I sat in the living rooms of too many men and women who had already walked my path and opened up about an inability to connect or feel love for their children. One instructor joking that if he did not schedule time for his children in his iPhone calendar he wouldn’t remember to play with them.
I nervously chuckled remembering this story with another group of officers at a church event assuming of course they would also feel unconformable about such numbness to life. To my surprise, they confessed a similar style of maintaining their family life.
I’m not saying they’re bad people, I’m saying this life did something to all of us, and I wasn’t sure it was healthy or helpful to the rest of society.
So I was then faced to asked, is this worth it? Not only for me, but what about the people that my occupation is to effect, those who are “over there” and those who are to receive the blows of my future aggressive acts in combat.
This question took the spotlight off of my own future and my own well-being and shined it brightly onto others, specifically the people I was being trained to kill.
Even more specifically, the innocent people caught in the middle chalked up to “collateral damage.” Of course no one wanted collateral damage, though this was often viewed from a strategic perspective without attaching the notion to human life. It was more like a margin of error that we were taught to stay within. If you went too far outside that margin (i.e. too many civilians died as a result of your decisions) the consequence would be jail time.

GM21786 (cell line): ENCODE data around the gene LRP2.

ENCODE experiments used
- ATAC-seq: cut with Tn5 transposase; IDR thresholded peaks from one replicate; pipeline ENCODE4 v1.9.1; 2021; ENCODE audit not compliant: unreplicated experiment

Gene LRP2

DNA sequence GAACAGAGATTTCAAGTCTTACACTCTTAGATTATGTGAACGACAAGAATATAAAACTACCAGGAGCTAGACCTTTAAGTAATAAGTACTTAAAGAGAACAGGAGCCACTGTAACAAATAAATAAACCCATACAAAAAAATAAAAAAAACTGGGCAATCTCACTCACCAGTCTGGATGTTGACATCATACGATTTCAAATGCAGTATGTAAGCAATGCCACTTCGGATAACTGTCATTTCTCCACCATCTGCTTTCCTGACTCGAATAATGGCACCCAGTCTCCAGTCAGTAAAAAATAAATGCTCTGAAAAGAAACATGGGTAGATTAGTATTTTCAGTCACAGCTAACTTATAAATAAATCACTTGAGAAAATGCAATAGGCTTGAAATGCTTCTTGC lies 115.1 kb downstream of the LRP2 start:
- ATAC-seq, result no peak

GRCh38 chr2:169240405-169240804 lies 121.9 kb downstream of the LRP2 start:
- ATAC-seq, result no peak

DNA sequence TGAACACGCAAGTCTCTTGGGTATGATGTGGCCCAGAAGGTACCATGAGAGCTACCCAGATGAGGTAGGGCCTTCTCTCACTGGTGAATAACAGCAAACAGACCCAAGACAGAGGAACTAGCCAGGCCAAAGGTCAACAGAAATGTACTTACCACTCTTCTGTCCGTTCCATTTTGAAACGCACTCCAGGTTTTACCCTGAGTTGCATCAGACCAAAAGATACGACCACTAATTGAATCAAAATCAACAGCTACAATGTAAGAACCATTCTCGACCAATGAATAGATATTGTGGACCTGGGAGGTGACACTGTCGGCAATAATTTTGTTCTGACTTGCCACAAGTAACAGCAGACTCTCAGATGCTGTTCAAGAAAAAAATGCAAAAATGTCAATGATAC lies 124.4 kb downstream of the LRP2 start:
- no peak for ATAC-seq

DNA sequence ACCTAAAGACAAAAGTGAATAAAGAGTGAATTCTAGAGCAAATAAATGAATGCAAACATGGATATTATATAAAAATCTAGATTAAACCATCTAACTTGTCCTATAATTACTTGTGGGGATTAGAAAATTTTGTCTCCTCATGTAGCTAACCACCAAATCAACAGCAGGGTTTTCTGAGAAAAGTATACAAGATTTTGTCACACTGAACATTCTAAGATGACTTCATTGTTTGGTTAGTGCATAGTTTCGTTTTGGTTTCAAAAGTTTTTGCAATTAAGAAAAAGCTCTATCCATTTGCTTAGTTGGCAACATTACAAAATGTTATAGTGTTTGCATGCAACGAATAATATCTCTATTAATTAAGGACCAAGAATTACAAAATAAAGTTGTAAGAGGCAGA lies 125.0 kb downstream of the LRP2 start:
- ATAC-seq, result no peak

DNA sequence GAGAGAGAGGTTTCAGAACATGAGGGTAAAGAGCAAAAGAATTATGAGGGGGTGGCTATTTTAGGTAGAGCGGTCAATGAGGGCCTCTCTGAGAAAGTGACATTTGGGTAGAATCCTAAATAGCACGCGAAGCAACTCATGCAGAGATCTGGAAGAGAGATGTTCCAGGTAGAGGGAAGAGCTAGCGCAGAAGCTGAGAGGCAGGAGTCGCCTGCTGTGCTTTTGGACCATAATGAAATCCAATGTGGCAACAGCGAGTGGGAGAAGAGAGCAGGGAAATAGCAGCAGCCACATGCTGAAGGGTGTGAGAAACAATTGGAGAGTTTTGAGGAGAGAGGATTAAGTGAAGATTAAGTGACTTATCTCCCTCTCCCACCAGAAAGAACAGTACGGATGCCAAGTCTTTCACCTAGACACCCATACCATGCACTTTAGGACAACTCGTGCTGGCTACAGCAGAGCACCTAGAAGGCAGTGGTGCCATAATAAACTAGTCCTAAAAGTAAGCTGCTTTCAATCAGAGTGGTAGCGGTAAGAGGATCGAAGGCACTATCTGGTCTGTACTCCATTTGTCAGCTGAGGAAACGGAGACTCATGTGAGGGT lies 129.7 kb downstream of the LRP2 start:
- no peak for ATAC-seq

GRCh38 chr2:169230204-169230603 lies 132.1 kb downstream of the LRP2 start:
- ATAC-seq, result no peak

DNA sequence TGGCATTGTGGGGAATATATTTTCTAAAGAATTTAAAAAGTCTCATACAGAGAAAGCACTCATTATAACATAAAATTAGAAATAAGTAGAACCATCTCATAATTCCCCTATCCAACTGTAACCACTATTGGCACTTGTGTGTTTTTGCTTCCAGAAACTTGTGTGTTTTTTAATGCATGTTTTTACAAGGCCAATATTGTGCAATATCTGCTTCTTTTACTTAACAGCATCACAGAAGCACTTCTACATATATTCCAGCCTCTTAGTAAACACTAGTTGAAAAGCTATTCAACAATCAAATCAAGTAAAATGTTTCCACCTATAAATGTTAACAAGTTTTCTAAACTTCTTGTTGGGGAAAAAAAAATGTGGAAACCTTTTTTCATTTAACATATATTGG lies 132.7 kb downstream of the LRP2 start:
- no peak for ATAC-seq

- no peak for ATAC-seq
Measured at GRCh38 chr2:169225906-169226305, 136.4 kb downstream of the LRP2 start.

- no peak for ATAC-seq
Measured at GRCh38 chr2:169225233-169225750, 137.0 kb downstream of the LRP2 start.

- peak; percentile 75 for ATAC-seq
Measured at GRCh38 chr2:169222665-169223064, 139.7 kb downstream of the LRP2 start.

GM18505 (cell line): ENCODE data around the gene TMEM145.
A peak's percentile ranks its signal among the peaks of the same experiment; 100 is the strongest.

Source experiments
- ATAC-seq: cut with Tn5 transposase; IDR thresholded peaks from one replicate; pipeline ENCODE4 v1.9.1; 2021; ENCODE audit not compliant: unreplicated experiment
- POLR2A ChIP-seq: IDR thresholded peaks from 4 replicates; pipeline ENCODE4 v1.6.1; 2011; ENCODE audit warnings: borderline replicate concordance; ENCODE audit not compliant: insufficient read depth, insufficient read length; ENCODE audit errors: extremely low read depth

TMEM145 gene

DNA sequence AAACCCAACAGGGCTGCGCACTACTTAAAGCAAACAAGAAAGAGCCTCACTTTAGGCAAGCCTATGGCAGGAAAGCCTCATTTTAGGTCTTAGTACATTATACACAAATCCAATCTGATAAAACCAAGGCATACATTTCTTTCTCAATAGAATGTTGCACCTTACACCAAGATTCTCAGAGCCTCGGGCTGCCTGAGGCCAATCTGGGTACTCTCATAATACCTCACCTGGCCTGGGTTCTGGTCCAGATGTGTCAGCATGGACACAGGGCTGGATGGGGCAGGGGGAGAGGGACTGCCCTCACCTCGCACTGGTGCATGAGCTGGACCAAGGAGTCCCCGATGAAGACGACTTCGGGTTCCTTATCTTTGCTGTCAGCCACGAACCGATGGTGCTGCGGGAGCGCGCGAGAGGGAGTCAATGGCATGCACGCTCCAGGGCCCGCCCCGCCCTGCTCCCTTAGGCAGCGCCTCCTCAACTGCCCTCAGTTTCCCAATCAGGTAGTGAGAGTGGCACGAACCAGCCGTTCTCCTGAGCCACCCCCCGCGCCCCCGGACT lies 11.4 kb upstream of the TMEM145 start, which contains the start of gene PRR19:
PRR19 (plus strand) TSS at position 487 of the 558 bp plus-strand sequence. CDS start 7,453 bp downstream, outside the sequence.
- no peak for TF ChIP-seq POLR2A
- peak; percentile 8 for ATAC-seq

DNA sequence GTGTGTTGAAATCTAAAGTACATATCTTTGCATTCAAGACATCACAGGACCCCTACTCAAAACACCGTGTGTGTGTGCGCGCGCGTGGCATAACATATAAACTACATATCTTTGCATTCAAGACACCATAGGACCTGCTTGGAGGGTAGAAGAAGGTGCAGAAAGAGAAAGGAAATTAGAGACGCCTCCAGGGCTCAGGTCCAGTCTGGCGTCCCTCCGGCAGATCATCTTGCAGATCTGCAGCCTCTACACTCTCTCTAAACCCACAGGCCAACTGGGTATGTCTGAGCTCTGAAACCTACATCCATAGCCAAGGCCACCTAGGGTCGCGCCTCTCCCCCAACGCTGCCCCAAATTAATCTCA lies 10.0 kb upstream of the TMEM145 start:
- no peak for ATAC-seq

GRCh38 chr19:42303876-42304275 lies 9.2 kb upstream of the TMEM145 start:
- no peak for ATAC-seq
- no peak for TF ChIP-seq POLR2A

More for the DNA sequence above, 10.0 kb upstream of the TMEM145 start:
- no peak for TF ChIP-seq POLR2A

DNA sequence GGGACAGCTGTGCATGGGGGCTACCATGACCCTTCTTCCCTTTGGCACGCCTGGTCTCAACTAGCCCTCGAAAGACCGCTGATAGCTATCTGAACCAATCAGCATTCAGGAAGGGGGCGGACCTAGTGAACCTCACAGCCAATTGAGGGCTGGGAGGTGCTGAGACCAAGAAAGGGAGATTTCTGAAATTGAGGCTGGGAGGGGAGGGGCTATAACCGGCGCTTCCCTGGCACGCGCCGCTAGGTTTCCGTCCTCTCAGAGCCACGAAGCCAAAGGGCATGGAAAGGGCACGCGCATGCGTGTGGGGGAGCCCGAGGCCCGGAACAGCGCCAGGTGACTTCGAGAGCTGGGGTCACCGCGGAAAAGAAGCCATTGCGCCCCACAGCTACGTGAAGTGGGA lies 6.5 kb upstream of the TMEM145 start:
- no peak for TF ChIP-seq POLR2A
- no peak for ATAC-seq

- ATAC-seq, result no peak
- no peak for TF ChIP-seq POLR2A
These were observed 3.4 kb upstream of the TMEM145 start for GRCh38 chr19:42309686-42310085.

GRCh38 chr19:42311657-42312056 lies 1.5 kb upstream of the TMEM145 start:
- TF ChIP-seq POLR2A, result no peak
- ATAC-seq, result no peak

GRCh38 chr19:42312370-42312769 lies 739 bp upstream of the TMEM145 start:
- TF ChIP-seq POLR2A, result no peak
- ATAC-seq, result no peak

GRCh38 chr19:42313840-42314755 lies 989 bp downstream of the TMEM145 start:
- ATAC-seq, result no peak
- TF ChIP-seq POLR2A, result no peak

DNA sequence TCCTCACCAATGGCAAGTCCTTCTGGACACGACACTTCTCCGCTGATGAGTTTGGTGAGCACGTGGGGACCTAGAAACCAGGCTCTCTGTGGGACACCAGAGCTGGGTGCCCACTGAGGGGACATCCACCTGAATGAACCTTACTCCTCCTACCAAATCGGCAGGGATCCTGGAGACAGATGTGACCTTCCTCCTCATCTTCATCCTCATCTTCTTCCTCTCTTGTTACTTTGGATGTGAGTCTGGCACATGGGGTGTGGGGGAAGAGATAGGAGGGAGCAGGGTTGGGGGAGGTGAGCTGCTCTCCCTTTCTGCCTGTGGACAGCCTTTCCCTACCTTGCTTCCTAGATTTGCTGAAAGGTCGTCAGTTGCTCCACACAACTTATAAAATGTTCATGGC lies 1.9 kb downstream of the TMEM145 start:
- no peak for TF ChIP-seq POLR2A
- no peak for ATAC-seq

Around this time I was getting into my major—philosophy—in which these why questions were much more relevant. I learned how to ask really good questions, I learned how to listen to voices I had always disdained, I learned to open my mind and consider more than just what I had always known. I allowed myself to be challenged, and I challenged that which didn’t make sense.
One day standing on the granite steps of the cadet mess hall I remember asking my friend, “Mike, what if we’re the bad guys?”
It’s funny, no one ever thinks they’re the bad guy.
My world was falling apart.
As I approached my senior year it is clear now that I had become a master of suppression, distraction, self-denial, and also depression. On my honest days I realized that I too was well on my way to being a distant, disengaged father and husband one day. On my worst days I lied and said it would all get better when I was out there, maybe the active Army was better I naively told myself.
Of course, it didn’t get better. And I was slotted my last branch choice of Field Artillery—one of the most lethal branches possible.
As I went through my initial officer’s training the reality of violence became more palpable. I was killing scores of people daily in simulations. We watched videos of unarmed “convicted terrorists” being eviscerated as they sat unsuspecting in a circle. One managed to hobble away having lost a leg in the blast. Boom! Another round and the man disappeared.
Many of my classmates cheered, “Hell yeah!”
I was in the wrong place.
But the Army owned me. I had an eight year contract and they paid for my school.